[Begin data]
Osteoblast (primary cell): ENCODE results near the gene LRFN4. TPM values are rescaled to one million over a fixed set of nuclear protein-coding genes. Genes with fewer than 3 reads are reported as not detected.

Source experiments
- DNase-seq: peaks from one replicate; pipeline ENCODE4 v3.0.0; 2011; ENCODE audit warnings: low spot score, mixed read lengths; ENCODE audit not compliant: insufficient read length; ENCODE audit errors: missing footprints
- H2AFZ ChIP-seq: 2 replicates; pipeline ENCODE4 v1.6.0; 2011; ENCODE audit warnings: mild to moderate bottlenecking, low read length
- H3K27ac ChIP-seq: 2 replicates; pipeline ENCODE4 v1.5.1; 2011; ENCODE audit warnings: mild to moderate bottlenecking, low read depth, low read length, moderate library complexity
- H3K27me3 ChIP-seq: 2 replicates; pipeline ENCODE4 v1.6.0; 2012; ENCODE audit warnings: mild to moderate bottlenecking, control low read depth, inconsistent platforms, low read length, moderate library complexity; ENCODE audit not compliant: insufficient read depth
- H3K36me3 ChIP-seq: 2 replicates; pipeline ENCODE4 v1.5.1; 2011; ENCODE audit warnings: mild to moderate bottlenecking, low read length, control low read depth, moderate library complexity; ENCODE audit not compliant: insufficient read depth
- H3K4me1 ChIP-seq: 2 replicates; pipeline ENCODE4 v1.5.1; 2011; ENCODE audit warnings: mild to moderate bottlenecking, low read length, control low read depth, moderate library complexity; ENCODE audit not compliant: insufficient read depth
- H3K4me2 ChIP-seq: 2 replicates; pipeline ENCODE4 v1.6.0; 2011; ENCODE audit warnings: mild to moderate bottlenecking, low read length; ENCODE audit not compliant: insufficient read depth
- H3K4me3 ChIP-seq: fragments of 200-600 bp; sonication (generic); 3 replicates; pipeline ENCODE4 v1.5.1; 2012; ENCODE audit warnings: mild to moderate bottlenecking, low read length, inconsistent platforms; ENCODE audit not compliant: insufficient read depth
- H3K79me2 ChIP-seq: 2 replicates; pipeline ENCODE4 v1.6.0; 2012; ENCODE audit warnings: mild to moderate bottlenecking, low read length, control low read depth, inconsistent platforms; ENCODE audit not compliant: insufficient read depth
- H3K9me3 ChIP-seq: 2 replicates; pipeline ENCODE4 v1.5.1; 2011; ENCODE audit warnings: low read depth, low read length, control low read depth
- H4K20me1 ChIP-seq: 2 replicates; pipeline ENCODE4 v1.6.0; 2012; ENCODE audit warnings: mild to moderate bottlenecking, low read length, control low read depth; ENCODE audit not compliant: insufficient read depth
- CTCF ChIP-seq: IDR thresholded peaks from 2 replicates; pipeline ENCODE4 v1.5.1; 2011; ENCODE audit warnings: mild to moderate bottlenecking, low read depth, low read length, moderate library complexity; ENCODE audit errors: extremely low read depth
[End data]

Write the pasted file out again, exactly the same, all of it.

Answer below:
Osteoblast (primary cell): ENCODE results near the gene LRFN4. TPM values are rescaled to one million over a fixed set of nuclear protein-coding genes. Genes with fewer than 3 reads are reported as not detected.

Source experiments
- DNase-seq: peaks from one replicate; pipeline ENCODE4 v3.0.0; 2011; ENCODE audit warnings: low spot score, mixed read lengths; ENCODE audit not compliant: insufficient read length; ENCODE audit errors: missing footprints
- H2AFZ ChIP-seq: 2 replicates; pipeline ENCODE4 v1.6.0; 2011; ENCODE audit warnings: mild to moderate bottlenecking, low read length
- H3K27ac ChIP-seq: 2 replicates; pipeline ENCODE4 v1.5.1; 2011; ENCODE audit warnings: mild to moderate bottlenecking, low read depth, low read length, moderate library complexity
- H3K27me3 ChIP-seq: 2 replicates; pipeline ENCODE4 v1.6.0; 2012; ENCODE audit warnings: mild to moderate bottlenecking, control low read depth, inconsistent platforms, low read length, moderate library complexity; ENCODE audit not compliant: insufficient read depth
- H3K36me3 ChIP-seq: 2 replicates; pipeline ENCODE4 v1.5.1; 2011; ENCODE audit warnings: mild to moderate bottlenecking, low read length, control low read depth, moderate library complexity; ENCODE audit not compliant: insufficient read depth
- H3K4me1 ChIP-seq: 2 replicates; pipeline ENCODE4 v1.5.1; 2011; ENCODE audit warnings: mild to moderate bottlenecking, low read length, control low read depth, moderate library complexity; ENCODE audit not compliant: insufficient read depth
- H3K4me2 ChIP-seq: 2 replicates; pipeline ENCODE4 v1.6.0; 2011; ENCODE audit warnings: mild to moderate bottlenecking, low read length; ENCODE audit not compliant: insufficient read depth
- H3K4me3 ChIP-seq: fragments of 200-600 bp; sonication (generic); 3 replicates; pipeline ENCODE4 v1.5.1; 2012; ENCODE audit warnings: mild to moderate bottlenecking, low read length, inconsistent platforms; ENCODE audit not compliant: insufficient read depth
- H3K79me2 ChIP-seq: 2 replicates; pipeline ENCODE4 v1.6.0; 2012; ENCODE audit warnings: mild to moderate bottlenecking, low read length, control low read depth, inconsistent platforms; ENCODE audit not compliant: insufficient read depth
- H3K9me3 ChIP-seq: 2 replicates; pipeline ENCODE4 v1.5.1; 2011; ENCODE audit warnings: low read depth, low read length, control low read depth
- H4K20me1 ChIP-seq: 2 replicates; pipeline ENCODE4 v1.6.0; 2012; ENCODE audit warnings: mild to moderate bottlenecking, low read length, control low read depth; ENCODE audit not compliant: insufficient read depth
- CTCF ChIP-seq: IDR thresholded peaks from 2 replicates; pipeline ENCODE4 v1.5.1; 2011; ENCODE audit warnings: mild to moderate bottlenecking, low read depth, low read length, moderate library complexity; ENCODE audit errors: extremely low read depth